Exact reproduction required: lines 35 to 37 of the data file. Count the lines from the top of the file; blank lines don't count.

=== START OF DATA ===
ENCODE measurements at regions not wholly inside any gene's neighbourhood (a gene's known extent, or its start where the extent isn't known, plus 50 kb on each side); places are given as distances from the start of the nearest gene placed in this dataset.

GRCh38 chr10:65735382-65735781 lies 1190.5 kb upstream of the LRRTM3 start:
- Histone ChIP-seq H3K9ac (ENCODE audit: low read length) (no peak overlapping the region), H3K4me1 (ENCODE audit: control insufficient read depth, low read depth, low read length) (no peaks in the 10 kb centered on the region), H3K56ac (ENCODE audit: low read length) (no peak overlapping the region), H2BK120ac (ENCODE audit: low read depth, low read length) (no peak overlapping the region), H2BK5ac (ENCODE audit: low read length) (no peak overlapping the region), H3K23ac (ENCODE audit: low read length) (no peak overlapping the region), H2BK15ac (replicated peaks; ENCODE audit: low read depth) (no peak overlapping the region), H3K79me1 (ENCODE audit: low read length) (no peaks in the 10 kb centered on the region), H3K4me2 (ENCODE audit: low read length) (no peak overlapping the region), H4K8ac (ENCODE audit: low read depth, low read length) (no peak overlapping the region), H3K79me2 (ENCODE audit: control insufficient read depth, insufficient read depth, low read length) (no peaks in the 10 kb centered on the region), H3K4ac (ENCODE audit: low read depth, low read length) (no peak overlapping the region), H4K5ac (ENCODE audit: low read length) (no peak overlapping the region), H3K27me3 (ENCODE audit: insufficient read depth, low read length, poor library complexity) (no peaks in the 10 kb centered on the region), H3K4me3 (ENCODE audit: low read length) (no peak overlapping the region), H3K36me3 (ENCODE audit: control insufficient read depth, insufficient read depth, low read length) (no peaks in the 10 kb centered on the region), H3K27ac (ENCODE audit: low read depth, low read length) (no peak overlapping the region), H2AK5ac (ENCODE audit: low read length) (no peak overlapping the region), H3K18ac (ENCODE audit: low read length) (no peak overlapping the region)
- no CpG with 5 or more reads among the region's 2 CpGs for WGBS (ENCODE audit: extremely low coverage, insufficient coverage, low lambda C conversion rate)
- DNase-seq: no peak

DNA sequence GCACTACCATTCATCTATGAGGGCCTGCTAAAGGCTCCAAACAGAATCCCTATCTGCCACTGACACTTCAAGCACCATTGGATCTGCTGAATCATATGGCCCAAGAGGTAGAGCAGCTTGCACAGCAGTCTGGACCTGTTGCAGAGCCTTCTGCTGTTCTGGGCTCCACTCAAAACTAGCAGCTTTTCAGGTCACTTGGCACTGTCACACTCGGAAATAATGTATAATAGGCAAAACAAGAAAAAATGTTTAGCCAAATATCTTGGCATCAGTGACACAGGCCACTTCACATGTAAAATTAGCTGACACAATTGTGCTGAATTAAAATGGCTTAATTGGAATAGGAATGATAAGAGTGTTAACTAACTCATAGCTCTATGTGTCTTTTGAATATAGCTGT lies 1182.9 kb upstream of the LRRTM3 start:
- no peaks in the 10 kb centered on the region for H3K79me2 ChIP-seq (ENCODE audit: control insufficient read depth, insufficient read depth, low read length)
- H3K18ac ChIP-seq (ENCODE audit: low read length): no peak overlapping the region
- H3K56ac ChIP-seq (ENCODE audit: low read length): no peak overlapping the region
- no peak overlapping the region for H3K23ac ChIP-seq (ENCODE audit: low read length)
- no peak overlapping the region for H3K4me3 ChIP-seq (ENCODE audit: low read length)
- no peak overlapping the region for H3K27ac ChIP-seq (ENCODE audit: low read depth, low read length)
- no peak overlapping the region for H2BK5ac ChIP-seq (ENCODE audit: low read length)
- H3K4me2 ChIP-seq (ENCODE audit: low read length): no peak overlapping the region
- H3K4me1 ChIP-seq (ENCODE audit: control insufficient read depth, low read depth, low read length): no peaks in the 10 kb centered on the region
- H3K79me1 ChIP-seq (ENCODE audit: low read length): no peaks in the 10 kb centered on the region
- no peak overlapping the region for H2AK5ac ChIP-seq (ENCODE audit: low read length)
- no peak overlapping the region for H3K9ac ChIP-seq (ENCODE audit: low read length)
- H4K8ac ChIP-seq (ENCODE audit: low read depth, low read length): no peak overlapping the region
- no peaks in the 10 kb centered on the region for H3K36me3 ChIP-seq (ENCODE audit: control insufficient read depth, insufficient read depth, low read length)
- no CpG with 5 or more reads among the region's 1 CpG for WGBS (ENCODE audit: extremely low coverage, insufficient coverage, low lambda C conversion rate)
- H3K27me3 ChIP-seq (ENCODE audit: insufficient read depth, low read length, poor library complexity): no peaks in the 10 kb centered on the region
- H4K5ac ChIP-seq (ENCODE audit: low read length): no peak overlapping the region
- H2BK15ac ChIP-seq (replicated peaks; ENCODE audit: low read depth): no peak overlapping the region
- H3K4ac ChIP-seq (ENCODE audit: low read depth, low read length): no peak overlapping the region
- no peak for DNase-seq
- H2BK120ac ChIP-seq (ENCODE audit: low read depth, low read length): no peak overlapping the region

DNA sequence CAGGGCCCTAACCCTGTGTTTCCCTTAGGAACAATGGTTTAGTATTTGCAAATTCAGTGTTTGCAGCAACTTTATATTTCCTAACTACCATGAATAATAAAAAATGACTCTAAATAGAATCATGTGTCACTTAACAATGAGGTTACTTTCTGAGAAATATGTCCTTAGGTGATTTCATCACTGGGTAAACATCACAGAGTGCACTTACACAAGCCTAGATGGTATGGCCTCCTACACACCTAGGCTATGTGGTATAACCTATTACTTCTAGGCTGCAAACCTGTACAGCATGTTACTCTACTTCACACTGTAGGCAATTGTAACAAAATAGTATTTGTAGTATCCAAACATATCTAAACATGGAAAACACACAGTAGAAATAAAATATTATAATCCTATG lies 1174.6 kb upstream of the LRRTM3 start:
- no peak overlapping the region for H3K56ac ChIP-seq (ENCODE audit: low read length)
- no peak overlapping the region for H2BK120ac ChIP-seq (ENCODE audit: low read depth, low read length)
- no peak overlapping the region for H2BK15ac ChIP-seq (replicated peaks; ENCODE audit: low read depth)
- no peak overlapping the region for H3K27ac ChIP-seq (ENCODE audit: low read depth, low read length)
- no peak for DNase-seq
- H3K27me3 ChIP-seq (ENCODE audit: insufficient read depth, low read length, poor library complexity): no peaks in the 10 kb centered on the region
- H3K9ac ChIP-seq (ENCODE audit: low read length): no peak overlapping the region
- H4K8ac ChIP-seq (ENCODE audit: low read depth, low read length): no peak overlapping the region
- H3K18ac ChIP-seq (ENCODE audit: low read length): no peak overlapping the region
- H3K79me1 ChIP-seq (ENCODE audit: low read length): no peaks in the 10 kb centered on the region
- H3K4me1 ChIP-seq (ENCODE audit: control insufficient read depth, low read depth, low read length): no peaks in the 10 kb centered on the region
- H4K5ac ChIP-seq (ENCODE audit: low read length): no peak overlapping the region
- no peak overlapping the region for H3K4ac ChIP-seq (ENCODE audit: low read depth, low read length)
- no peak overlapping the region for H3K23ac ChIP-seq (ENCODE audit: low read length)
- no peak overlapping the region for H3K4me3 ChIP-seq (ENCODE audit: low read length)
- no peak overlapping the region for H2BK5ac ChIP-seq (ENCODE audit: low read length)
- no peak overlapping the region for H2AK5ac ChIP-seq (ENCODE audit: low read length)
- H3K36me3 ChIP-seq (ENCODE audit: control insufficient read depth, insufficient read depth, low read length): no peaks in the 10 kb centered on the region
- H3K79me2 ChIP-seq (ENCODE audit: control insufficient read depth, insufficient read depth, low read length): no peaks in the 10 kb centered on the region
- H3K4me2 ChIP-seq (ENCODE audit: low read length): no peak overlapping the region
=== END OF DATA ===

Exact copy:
- H3K9ac ChIP-seq (ENCODE audit: low read length): no peak overlapping the region
- H4K8ac ChIP-seq (ENCODE audit: low read depth, low read length): no peak overlapping the region
- H3K18ac ChIP-seq (ENCODE audit: low read length): no peak overlapping the region